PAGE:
In addition to being hygroscopic (gaining or losing moisture from the surrounding air), wood is also anisotropic. What this means is that wood has different properties depending on the direction or orientation of the grain—it’s not the same in all directions—and one of the areas where this property is most clearly seen is in dimensional shrinkage.

As opposed to a simple sponge or other isotropic material, wood (anisotropic) does not shrink in a perfectly uniform manner, and understanding this will help to avoid some pitfalls in preventing many shrinkage-related defects which may not crop up until months (or even years) after the wood product is finished.

A basic measurement of shrinkage—expressed as a percentage—is the amount that the wood shrinks when going from its green to ovendry state. In other words, since wood in its green state is at its largest dimension, and ovendry represents its driest (and therefore smallest) volume, green to ovendry is a measurement of the maximum possible percentage of shrinkage; this is referred to as the wood’s volumetric shrinkage.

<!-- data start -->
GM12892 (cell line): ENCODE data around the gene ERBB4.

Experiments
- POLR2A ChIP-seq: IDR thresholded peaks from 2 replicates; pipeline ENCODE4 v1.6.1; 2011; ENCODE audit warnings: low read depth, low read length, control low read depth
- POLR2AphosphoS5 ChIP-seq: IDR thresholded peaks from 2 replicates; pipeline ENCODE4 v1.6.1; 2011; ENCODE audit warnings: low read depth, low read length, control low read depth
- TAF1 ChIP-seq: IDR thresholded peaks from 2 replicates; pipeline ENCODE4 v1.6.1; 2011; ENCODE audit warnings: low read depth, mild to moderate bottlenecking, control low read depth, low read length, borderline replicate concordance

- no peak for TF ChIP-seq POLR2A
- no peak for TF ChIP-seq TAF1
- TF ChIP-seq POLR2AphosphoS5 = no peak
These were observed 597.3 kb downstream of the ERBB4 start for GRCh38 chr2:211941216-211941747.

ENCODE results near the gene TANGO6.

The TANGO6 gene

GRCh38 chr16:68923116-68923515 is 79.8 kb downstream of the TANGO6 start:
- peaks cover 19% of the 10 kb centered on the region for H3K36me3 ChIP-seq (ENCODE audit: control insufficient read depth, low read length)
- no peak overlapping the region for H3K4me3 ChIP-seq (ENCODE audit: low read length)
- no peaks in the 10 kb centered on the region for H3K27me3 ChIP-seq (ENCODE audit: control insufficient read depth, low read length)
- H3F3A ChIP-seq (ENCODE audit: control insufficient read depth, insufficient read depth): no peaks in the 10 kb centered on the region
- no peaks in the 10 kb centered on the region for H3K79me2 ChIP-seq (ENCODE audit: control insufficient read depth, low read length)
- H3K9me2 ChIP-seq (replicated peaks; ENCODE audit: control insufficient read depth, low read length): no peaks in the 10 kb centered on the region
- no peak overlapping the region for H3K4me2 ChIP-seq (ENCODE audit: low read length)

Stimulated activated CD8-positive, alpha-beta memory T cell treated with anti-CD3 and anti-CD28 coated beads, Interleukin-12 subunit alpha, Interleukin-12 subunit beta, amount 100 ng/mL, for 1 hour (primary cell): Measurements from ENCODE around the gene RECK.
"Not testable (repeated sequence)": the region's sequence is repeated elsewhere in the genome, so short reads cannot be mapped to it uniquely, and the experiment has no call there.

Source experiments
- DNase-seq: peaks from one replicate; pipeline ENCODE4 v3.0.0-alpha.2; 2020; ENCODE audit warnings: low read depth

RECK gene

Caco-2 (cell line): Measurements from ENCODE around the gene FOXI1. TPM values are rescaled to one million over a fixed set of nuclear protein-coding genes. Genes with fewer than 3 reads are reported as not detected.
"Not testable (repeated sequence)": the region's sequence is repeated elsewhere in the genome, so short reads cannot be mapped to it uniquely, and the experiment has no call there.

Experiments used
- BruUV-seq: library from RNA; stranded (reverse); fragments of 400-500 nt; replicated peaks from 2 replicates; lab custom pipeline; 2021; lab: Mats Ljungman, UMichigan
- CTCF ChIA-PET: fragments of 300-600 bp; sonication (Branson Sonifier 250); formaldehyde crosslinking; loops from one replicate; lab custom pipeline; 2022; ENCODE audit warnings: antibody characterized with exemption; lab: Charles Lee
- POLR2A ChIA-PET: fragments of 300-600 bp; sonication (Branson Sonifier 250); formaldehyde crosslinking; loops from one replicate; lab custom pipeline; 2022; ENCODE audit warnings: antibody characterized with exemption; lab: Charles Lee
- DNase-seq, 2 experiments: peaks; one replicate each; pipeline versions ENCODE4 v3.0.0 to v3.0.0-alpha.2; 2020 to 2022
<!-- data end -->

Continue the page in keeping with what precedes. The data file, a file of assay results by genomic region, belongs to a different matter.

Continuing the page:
Volumetric shrinkage tells how much a wood species will shrink, but it doesn’t indicate the direction of the shrinkage. The two primary planes or surfaces of wood where shrinkage takes place are across the radial plane, and across the tangential plane, corresponding to radial shrinkage, and tangential shrinkage; these two values, when combined, should roughly add up to the volumetric shrinkage.

Radial, Tangential, and Volumetric Shrinkage